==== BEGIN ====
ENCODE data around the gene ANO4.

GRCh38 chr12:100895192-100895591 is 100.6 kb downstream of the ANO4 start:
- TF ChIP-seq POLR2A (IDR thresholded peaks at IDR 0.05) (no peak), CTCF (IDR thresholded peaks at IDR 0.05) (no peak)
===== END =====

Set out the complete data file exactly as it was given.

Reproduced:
ENCODE data around the gene ANO4.

GRCh38 chr12:100895192-100895591 is 100.6 kb downstream of the ANO4 start:
- TF ChIP-seq POLR2A (IDR thresholded peaks at IDR 0.05) (no peak), CTCF (IDR thresholded peaks at IDR 0.05) (no peak)